Monday, August 1, 2011

Why don't we do courtesy turns? And what is a courtesy turn, anyway?


A courtesy turn is special way of performing a left hand turn that is very pretty, but entirely out of the period that we are recreating. We don't "do" courtesy turns in our vintage balls because they hadn't been invented during the nineteenth century. If the people of the nineteenth century had been doing something as pretty as a courtesy turn, some dance master would surely have described it. As it is, the first mention that I've been able to find is in the 1950s square dance community.

I am now going to describe a courtesy turn, so that you'll be able to recognize when others perform one, and refrain from performing one yourself!

The lady and gentleman take left hands. The gentleman reaches his right hand to rest it low on the lady's back. He applies only a gentle pressure. His right hand guides the lady forward while he steps backward. They are both facing the same direction and move around a pivot point that is between them.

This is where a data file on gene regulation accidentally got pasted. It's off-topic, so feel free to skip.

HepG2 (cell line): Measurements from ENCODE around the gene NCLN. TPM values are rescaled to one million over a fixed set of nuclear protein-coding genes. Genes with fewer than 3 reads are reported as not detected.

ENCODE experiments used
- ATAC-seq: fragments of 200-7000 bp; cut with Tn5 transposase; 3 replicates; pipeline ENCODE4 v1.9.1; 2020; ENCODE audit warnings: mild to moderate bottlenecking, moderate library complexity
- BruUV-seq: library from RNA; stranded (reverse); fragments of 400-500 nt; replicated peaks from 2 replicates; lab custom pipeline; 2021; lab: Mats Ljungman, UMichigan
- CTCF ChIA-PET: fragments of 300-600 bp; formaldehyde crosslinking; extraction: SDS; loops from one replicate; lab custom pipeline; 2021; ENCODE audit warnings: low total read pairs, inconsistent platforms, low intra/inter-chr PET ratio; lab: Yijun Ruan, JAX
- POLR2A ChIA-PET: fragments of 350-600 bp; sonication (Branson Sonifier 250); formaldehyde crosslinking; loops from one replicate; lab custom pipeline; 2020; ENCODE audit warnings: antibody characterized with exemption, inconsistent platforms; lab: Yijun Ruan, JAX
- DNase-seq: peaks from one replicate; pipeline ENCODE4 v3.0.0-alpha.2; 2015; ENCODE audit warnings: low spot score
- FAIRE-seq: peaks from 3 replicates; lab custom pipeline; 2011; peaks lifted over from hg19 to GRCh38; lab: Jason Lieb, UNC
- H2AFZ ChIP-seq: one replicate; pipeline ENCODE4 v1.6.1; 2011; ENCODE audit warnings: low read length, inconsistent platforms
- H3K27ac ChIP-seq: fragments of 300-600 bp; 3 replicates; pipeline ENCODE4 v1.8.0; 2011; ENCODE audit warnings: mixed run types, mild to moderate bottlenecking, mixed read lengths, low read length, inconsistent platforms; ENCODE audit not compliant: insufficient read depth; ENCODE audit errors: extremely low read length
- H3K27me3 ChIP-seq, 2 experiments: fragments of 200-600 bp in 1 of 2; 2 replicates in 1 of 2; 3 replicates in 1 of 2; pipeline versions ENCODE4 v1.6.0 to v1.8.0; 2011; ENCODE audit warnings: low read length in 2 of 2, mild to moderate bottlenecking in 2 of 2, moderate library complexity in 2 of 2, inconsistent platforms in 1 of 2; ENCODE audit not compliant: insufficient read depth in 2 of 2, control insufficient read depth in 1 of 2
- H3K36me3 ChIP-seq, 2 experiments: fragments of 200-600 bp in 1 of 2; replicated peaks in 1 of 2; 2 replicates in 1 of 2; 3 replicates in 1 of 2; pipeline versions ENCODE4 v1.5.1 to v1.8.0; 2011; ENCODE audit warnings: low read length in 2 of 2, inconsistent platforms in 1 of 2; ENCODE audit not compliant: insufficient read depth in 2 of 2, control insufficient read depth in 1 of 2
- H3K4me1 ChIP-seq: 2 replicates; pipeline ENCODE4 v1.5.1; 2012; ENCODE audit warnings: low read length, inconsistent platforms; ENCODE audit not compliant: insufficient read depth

What should you do instead? Why, a left hand turn. In this turn, the lady and gentleman take left hands and walk in a little circle. The pivot point is just where their hands meet, and each one is walking forward in an arc. When the lady reaches the place she needs to be, the man makes a tiny turn to face in the same direction as the lady.

It seems to fit the aesthetic of the 19th century that both the lady and gentleman walk forward. If you are used to that concept, it might seem a little affected that the man would scoot backward to "assist" the lady around.